Pont Charles-Albert on the Var was the eastern extremity of the line and provided for connection to the Nice-Digne main line. The picture below is of the original bridge which had to be rebuilt as it was not suitable for the tramway.

In the Village of Gilette the tramway followed the main street (la Rue de la Fontaine).

The tramway passed close to or through other villages on the route before reaching Roquestéron, the terminus.

By the late 1920s the line was suffering low revenue and making a loss. The last tram travelled on 29th April 1929 and the line was decommissioned and track was removed the following year.

References:

    • http://marc-andre-dubout.org/cf/baguenaude/esteron/esteron.htm
    • “Nice to Chamonix secondary networks of French alps” – Jean Robert – G. Time (Montreuil) – 1961
    • “Stations of the Côte d’Azur and the High Country Alpes-Maritimes” – Marie – Equinoxe – 2008
    • “Trams Alpes Maritimes” – Delaveau – MTVS – No. 46-1988
    • “The secondary railways in the Alpes-Maritimes” – Riffaud – MTVS – 1978
  • ” Tramways of the Maritime Alps (TAM) and South-France “ – Magazine of Railways Regional and Urban – n ° 146-1978.
  • ” Tramways of the Maritime Alps (TAM) and South France – Supplements “- Magazine of Railways Regional and Urban – n ° 150-1978.

Shame and Honour in the New Testament

2. Honour, shame and holiness/righteousness are significant in different parts of the New Testament. So I’ve made this the second theme relating to shame in the New Testament.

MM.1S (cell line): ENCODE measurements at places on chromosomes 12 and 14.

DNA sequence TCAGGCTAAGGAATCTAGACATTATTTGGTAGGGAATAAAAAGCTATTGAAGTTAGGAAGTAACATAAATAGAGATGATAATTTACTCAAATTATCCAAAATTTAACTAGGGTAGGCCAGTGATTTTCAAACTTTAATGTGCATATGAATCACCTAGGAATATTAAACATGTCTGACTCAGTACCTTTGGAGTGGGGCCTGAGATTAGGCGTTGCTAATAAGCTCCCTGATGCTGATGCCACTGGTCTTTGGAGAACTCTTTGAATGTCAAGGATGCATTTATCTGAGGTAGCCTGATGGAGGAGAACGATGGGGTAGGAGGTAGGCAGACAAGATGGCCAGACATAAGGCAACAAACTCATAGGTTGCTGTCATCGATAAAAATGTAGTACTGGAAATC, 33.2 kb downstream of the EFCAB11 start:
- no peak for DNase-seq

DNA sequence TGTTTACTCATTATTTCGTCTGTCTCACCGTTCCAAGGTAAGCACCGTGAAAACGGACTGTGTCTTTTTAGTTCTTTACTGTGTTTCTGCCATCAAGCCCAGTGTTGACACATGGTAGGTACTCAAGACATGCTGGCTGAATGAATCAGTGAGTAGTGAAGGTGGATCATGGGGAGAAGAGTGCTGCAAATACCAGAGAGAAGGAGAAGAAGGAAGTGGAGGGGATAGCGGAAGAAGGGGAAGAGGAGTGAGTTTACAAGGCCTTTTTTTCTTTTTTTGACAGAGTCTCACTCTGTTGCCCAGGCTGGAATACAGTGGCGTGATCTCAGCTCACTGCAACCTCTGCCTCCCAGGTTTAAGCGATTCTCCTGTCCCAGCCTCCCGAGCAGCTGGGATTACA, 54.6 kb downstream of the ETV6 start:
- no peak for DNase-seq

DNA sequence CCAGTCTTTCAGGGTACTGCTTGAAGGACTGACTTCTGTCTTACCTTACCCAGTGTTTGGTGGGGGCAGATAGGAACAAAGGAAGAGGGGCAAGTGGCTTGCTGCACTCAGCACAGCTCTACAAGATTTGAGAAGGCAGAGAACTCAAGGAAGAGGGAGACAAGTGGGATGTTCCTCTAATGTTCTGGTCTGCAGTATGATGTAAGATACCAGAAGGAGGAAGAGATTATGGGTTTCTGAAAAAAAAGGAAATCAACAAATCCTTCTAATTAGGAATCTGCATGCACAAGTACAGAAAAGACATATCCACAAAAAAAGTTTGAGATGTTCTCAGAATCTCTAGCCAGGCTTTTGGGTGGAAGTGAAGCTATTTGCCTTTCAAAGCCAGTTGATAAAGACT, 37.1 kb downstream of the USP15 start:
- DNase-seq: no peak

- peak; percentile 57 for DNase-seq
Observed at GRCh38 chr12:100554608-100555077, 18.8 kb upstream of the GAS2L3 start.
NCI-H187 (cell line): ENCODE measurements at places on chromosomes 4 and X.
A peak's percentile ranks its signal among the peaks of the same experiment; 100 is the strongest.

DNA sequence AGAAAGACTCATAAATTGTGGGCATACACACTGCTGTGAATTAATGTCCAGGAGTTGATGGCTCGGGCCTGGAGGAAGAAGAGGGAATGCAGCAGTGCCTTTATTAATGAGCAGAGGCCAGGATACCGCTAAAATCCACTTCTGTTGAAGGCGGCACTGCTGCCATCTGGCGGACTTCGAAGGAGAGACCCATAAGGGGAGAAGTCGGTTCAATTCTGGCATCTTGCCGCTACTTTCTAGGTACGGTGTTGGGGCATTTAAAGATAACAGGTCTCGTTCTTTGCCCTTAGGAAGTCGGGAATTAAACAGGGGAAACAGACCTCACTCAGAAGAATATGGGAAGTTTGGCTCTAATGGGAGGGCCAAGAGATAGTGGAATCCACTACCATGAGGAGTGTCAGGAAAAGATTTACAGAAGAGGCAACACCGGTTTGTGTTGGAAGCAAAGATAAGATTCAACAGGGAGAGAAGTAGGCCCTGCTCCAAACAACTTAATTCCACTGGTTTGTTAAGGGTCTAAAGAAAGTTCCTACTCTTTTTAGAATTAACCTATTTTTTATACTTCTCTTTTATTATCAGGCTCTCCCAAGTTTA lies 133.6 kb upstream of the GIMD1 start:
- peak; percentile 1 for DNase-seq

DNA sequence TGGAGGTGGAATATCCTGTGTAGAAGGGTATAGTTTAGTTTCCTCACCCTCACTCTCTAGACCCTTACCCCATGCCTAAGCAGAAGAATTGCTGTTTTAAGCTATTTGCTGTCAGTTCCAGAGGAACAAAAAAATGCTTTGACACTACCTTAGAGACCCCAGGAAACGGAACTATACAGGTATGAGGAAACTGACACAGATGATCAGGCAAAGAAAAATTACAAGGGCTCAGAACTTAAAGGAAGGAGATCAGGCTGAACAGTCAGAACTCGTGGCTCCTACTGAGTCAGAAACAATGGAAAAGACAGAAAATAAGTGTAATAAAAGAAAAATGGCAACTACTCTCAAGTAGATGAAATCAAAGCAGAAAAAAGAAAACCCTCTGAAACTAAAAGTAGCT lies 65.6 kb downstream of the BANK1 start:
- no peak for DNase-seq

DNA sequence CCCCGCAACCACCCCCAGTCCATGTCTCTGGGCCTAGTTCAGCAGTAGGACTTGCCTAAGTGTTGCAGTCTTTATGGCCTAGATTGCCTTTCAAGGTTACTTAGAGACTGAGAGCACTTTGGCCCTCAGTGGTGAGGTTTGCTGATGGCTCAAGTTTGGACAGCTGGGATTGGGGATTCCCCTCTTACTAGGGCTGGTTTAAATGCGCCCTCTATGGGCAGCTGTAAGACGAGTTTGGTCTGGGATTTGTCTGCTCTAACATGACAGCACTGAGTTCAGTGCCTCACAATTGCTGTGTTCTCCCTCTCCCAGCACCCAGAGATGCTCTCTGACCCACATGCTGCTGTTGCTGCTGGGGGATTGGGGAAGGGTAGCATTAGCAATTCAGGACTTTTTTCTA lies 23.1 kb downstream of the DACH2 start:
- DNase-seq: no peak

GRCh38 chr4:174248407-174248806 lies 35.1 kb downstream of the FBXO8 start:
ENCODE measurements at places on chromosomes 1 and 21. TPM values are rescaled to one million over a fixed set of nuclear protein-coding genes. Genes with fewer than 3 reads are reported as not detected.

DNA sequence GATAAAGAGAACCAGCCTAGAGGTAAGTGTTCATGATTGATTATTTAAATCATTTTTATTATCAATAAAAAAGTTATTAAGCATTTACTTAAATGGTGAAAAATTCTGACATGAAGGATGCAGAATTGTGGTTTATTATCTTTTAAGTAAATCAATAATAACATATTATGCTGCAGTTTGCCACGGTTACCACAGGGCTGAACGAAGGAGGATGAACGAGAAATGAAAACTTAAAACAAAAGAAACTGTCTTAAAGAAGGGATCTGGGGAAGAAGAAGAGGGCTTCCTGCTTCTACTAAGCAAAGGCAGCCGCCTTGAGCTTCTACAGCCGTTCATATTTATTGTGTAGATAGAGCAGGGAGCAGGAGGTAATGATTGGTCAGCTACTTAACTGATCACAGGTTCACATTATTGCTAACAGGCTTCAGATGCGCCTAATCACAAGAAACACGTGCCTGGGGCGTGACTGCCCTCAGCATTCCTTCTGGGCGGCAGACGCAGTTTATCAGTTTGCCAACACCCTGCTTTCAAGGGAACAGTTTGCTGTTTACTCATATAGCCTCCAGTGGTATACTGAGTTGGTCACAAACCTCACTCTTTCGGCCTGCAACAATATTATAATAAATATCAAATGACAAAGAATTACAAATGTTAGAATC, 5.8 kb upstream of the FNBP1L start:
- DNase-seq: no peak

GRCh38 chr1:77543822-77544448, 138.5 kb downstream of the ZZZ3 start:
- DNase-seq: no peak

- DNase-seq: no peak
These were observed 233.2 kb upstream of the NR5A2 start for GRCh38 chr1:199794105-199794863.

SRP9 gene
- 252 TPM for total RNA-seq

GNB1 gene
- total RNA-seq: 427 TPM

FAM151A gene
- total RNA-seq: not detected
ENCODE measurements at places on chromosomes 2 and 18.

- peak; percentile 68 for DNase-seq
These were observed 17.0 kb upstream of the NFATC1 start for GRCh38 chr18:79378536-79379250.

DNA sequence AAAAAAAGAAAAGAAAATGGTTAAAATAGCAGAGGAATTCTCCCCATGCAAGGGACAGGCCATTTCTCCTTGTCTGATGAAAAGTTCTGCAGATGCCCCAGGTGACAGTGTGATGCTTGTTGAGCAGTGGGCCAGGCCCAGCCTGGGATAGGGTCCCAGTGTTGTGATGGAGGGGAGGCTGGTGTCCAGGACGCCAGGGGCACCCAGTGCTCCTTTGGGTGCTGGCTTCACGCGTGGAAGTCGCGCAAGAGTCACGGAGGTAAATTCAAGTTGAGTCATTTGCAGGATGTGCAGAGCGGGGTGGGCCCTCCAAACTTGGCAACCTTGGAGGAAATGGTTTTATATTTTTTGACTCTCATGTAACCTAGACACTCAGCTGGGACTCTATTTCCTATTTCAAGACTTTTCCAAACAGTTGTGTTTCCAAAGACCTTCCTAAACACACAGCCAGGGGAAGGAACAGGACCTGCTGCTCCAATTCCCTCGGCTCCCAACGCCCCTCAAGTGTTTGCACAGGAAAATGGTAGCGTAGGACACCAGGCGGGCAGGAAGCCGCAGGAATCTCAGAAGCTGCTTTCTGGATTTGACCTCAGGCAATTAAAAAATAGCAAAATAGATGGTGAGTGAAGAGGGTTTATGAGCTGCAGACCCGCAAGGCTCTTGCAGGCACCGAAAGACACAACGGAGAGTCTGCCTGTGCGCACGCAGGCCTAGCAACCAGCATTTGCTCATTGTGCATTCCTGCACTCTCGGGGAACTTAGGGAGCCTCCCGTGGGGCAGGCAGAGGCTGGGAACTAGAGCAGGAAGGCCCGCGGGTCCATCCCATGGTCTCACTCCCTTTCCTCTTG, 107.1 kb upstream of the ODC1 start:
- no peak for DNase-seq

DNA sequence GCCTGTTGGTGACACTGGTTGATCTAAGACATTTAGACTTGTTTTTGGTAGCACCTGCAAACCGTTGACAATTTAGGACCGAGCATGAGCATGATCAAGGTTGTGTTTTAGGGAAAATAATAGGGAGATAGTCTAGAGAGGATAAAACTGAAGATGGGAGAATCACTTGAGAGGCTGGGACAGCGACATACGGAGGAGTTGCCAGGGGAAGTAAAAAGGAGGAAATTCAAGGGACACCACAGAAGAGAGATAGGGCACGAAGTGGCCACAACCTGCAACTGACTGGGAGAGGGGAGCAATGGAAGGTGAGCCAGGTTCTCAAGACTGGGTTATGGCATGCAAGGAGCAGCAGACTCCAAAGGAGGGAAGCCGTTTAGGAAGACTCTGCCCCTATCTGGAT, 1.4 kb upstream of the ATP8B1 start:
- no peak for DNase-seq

We will return to this theme later, so, just for now, here are a couple of pointers to places where the pivotal values of honour and shame appear:

a) K. C. Hanson demonstrates the honour/shame dynamic behind the ‘makarisms’ of the Gospels, suggesting that honour (Mt.5:3ff) and shame (Mt.23.13ff) bracket the Lord’s ministry. (Hanson: p81ff. – ‘makarisms’ = ‘blessings/woes in Matthew)

b) Halvor Moxnes highlights the themes of honour, shame and righteousness, as an important part of the epistle to the Romans (Moxnes: p61ff). Paul, in Romans, spoke to a society with a strong honour code, which as a result was highly stratified, and had a strong sense of shame. His message to Christians subverted the relationship between honour and shame, in that he juxtaposed shame with ‘holiness’. He challenged Christians to step outside of a dynamic which was endemic in society; to have a separate identity based, not on honour/competition but on holiness/righteousness. He highlighted that the resources available to achieve this came from God and could be experienced in the life of the Spirit.

References:

K. C. Hanson; “How Honourable! How Shameful! A Cultural Analysis of Matthew’s Makarisms and Reproaches”; in Semeia 68; “Honour and Shame in the World of the Bible”; 1996; p81-111.
Halvor Moxnes; “Honour and Righteousness in Romans”; in Journal for the Study of the New Testament, Issue 32, 1988; p61-77.

Shame in the New Testament – some themes

In the last few posts we have considered some Old Testament passages in which shame is a significant theme, or where shame seems to have an impact on events. In due course we will consider some New Testament passages where this is also true. But first, some of the themes within the New Testament that are shame related.

I consider that the key elements of the New Testament approach to shame are:

(a) lack of a ‘sense of awe’;

(b) honour and shame;

(c) shame in the teaching of Jesus;

(d) the face of God; and

(e) shame and the Cross and the Passion of Christ.

We’ll take each of these in turn over the next few days: